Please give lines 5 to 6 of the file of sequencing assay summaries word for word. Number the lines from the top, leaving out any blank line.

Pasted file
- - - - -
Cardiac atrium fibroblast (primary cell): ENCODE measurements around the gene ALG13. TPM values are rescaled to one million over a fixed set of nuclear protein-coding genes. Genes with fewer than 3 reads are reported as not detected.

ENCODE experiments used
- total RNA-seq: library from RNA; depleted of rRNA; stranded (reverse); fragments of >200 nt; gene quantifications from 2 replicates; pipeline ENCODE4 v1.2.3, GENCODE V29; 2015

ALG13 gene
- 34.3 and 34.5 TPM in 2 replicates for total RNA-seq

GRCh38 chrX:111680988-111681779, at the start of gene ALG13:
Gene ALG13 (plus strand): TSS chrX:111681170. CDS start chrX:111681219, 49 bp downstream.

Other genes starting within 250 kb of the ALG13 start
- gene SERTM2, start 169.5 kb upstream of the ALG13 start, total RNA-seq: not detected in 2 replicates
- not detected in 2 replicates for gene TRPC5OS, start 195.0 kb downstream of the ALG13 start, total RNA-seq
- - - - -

- 34.3 and 34.5 TPM in 2 replicates for total RNA-seq

GRCh38 chrX:111680988-111681779, at the start of gene ALG13: